Ecological Thresholds as Constraints to the Growth and Survival of Woody Tree Species in Degraded Grassland in the South Island's Dryland Zone

Posted December 2013

Location: New Zealand

Organization: School of Forestry, University of Canterbury

Photo 1 (top left): Herbicide plot (the Y-posts to hold the shade cloth once native seedlings were planted)
Photo 2 (top right): Native plants under the Herbicide + Shade treatment at the end of the experiment


Photo 3 (bottom left): Setting up the Irrigation trial (pre-planting)
Photo 4 (bottom right): Native plants (Ozothamnus leptophyllus) in the irrigated plot at the end of experiment, where we can also see some native tussock grass growing.

New Zealand’s dryland zone contains some of the country’s most endangered ecosystems and is also the least well protected. Natural regeneration of native forest and shrubland species is often limited by several environmental and anthropic factors that affect the establishment and growth of seedlings. This research is focusing on better understanding some of these factors and how they can be manipulated to enhance restoration success in New Zealand’s South Island’s dryland zone, all of which were previously farmed and are now dominated by a rank growth of exotic grasses, weeds, alien mammals that browse on native plants, and have extremely dry and compacted soils likely caused by decades of intensive farming and grazing.

A combination of grass removal (cultivation, mulch, and herbicide) and shade treatments were established at the Rank Grass sites (two in the north Canterbury and one site in the Mackenzie Basin). Two other different trials were established in the Mackenzie Basin, one combining irrigation and shade, and another testing grazing and shade effect on the degraded short tussock landscape. The experiments’ objective was to assess the environmental factors that may be limiting the growth and survival of native woody seedlings in these areas.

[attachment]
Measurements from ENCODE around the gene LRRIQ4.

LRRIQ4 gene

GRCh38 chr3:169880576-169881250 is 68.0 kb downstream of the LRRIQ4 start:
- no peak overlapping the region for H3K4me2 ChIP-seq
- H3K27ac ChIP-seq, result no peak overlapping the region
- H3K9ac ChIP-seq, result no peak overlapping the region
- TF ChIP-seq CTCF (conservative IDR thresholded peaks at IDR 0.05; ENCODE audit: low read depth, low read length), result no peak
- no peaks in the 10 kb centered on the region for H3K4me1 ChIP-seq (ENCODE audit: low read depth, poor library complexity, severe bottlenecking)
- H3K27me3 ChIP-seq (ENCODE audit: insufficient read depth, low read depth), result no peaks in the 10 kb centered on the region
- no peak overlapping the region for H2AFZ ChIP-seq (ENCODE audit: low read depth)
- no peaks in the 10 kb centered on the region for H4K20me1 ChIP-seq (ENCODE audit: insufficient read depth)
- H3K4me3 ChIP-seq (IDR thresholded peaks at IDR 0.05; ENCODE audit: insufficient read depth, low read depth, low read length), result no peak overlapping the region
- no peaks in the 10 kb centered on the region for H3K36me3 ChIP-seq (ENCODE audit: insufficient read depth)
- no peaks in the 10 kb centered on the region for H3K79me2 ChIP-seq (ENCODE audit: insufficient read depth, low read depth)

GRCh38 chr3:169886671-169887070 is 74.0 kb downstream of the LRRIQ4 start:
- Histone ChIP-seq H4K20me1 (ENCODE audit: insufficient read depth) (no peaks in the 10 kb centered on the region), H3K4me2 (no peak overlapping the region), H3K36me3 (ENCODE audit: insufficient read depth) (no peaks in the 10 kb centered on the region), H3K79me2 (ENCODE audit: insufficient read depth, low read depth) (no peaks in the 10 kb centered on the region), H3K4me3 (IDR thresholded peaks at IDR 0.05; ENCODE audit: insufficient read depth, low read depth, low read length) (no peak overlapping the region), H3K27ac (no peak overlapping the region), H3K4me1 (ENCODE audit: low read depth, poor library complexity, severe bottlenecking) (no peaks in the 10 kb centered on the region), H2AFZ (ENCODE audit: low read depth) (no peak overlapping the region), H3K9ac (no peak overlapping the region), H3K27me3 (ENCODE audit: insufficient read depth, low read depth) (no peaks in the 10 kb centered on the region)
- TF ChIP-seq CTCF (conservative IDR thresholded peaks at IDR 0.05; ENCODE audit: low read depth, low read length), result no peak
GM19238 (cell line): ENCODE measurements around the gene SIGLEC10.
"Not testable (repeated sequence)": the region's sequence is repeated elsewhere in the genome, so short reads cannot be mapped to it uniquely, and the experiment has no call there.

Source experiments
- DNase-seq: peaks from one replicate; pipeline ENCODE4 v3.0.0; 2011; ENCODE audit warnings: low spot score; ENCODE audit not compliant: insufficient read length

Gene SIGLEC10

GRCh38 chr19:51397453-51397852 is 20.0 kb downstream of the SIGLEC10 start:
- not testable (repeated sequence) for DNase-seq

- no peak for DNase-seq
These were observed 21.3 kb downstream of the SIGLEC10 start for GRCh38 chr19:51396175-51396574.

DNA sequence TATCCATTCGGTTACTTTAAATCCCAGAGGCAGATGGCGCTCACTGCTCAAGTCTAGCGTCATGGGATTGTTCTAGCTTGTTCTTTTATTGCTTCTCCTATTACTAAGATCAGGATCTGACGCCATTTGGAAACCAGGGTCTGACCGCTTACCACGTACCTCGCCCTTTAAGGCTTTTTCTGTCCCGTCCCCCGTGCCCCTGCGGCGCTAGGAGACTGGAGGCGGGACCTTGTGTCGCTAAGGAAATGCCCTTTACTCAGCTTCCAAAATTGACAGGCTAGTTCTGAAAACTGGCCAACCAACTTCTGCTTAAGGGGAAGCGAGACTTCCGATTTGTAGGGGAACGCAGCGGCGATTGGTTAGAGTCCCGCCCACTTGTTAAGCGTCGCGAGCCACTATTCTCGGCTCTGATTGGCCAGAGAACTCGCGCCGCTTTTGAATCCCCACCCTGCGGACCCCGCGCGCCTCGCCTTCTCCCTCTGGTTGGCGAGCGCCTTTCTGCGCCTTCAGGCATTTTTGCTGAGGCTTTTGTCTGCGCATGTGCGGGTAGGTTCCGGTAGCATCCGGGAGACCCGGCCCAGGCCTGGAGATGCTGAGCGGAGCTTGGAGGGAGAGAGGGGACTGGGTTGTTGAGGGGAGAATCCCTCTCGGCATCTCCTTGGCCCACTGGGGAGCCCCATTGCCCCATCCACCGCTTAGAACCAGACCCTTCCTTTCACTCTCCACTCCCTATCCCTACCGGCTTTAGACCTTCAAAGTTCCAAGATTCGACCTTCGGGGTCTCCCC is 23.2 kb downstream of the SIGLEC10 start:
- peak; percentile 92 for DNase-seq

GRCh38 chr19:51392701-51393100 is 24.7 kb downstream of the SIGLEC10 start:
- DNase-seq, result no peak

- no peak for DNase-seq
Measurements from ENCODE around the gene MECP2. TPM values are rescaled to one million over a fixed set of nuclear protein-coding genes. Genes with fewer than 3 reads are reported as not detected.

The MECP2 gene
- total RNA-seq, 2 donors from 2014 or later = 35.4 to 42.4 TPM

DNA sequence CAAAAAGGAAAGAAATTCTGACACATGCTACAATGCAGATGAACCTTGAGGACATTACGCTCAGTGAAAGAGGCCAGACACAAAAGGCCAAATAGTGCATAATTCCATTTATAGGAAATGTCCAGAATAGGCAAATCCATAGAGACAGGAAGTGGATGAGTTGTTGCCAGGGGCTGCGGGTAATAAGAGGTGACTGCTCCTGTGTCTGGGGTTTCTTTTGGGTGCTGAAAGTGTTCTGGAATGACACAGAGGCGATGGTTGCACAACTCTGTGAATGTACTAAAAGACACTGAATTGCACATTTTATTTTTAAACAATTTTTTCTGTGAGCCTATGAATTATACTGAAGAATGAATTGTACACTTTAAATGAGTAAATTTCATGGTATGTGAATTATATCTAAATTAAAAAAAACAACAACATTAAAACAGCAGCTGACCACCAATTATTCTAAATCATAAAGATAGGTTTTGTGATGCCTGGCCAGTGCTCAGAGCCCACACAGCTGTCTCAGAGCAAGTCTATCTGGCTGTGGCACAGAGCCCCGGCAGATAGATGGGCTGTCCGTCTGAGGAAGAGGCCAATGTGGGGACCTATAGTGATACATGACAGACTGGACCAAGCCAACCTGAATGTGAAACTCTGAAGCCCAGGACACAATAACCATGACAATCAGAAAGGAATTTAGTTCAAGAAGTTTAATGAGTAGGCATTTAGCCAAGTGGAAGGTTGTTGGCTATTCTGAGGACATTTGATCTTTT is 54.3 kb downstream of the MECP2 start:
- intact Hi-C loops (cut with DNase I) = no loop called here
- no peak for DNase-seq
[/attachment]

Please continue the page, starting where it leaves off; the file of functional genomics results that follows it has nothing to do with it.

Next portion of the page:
Seedling survival, growth (Relative Height Increment, RHI) and physiological responses were followed for two growing seasons (summers of 2012/2013 and 2013/2014) along with soil physical and chemical properties. Large seedlings (20-40 cm tall) had higher survival rates than small seedlings (< 5 cm) at all study sites. Number of survivors was above 75% for large seedlings and below 15% for small seedlings at the end of the experiment. Though the plants’ responses to the treatments varied among the four species chosen for the experiment, in general, the shaded treatments had the highest survival rates and RHI in all five trials. Physiological measurements corroborated the RHI values, indicating that the plants in the shaded plots were also more photosynthetically efficient (mean Y-values > 600). These results suggest that soil-water deficit is the major ecological threshold preventing the establishment of native tree seedlings in those areas, which is aggravated by direct solar radiation, consequently high evaporation levels and soil compaction. Competition between native and exotic plants for this resource aggravates soil-water deficit.

For further details and information, please contact: 

Anna Paula Rodrigues1, Prof. David Norton2,  Prof. Matthew Turnbull3

Forestry PhD Candidate, School of Forestry, University of Canterbury ([email protected])

School of Forestry, University of Canterbury
School of Biological Sciences, University of Canterbury

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